That is, no quantum processes can modify that, no still-undiscovered factors can influence it, there's nothing else besides working just like a computer - known outputs for known inputs?
  12. Ryan_m_b

    Staff: Mentor

    Yes I don't see why not. My entire personality is a combination of how my biology reacts with my environment over time, what I know and what I can do is also a product of this. Put the two together and no matter what I do there is a reason that has its basis in some past event.
    Even if we propose there was some sort of quantum randomness how does that bring back "free will"? If anything that's less free. With regards to the rest yes, the physical brain and it's physical mechanical processes are not only all that we have found they are all that is indicated.

    (Also just some advice but you might want to consider asking for the title of this thread to be modified to "How scientists..." and moved to the biology forum. Physics isn't really the discipline you want to study if you are looking into cognition and behaviour)
    Last edited: Feb 9, 2012
  13. I think in the context of this question free will is best described as downward causation.
  14. Doc Al

    Staff: Mentor

    What does that mean?
  15. Simply that the question of free will from a physics perspective is essentially (IMO) a question about downward causation. Rejecting the possibility of downward causation is rejecting free will and finding a case of downward causation tentatively leaves free will on the table.
  16. Ryan_m_b

    Staff: Mentor

    And what exactly is "downward causation" and how does it factor into this specifically?
  17. Doc Al

    Staff: Mentor

    What do you mean by 'downward causation'?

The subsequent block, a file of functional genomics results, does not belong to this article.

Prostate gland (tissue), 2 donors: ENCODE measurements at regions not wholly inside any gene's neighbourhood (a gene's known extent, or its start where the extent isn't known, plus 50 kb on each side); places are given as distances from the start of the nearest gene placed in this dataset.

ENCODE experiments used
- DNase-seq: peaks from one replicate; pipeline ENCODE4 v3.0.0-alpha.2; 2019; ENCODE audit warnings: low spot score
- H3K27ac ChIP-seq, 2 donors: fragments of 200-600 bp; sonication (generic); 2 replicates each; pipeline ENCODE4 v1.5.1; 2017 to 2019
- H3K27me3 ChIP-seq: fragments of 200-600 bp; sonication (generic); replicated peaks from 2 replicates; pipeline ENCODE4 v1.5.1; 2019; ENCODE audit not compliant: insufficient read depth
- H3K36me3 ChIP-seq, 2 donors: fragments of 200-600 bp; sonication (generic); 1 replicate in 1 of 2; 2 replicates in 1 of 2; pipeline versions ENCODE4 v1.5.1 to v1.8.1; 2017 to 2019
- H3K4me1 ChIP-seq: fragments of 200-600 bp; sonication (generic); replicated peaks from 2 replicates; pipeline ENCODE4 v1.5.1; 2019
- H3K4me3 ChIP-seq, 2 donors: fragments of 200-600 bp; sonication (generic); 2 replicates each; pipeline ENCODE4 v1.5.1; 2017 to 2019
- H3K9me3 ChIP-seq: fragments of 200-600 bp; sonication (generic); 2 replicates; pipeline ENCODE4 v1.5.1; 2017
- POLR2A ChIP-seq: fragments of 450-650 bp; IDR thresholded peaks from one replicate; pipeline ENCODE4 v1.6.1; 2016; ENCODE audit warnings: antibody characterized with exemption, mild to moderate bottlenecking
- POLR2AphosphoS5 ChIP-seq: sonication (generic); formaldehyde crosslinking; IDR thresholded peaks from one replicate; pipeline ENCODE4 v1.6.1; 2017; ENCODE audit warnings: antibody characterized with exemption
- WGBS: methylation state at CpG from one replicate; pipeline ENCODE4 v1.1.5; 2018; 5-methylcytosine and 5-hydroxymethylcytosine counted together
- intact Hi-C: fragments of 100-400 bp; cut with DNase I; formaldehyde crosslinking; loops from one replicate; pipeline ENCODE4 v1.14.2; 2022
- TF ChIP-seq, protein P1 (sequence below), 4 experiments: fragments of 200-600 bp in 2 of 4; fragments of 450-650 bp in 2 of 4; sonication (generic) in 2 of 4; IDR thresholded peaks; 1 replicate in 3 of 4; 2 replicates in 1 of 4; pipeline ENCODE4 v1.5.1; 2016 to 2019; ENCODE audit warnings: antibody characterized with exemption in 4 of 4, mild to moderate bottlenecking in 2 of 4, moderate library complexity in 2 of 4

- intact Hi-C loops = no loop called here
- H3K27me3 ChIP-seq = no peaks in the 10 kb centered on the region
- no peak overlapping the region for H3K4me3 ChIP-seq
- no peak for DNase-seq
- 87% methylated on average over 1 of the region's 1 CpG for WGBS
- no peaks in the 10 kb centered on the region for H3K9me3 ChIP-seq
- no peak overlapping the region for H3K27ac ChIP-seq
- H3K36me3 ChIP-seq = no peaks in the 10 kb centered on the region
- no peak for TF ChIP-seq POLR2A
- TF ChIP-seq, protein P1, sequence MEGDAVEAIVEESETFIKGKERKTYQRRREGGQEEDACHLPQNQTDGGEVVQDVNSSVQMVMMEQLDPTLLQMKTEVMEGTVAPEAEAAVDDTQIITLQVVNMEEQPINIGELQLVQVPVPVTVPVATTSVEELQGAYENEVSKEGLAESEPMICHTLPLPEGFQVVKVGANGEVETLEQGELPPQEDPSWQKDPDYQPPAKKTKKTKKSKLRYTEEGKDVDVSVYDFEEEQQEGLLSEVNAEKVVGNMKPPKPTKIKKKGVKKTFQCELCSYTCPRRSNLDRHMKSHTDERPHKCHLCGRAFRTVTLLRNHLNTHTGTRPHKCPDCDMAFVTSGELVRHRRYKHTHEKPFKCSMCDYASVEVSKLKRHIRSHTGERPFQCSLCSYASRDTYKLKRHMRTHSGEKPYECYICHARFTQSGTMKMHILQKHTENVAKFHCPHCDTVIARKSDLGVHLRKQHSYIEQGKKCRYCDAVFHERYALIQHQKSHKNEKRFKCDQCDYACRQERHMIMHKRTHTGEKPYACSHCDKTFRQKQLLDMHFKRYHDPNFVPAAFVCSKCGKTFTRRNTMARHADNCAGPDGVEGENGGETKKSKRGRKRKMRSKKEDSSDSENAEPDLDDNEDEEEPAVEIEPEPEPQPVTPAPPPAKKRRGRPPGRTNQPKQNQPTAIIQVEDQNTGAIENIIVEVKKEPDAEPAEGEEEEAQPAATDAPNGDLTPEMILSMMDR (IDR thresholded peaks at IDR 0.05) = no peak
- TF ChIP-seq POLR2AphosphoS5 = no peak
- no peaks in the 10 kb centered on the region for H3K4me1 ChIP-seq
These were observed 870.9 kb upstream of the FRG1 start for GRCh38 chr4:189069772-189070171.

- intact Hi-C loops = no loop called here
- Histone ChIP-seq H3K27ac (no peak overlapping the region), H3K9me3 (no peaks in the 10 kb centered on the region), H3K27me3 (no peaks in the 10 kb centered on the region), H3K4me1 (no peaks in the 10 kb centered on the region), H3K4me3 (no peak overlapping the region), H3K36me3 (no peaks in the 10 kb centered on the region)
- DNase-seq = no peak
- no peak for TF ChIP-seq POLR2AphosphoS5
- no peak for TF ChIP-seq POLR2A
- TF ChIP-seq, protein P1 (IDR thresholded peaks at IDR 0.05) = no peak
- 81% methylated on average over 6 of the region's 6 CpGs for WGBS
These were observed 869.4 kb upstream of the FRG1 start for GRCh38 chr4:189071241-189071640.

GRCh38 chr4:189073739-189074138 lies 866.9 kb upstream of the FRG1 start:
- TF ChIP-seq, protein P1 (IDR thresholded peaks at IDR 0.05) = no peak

18. Oh, sorry. Downward causation is simply cause and effect working from 'top' level complex processes down to the fundamental 'low' level processes. Physicists generally work under the assumption of reductionism which has been (somewhat) fruitful but at the moment universal reductionism is just an assumption. There is no evidence that all complex phenomenon can be reduced to the physics of the basic constituents (though that is our working hypothesis).

    Here is one read about it, physics of downward causation.pdf

    Note that I am not supporting the idea of downward causation in this thread, I am simply casting the notion of Free Will as an issue of downward causation.
  19. Ryan_m_b

    Staff: Mentor

    The link you provided has no mention of free will. How specifically do you think that downward causation means that free will is left on the table? I'm sorry if I've missed something but so far all I've seen is your assertion that downward causation could preserve free will (whatever that means) with no evidence to back it up.
  20. If the actions we make are a function of the micro state, then there can be no free will. Will emerges as a macroscopic phenomenon. If that macroscopic phenomenon is completely a function of the micostate, then any action of that will is not free. But if that macroscopic state is capable of exercising a downward cause and effect then that will is free. That is, the macrostate is the cause rather than the effect.
  21. Ryan_m_b

    Staff: Mentor

    Why is that different from from any form of mechanical feedback? And why can an event be both a cause and an effect?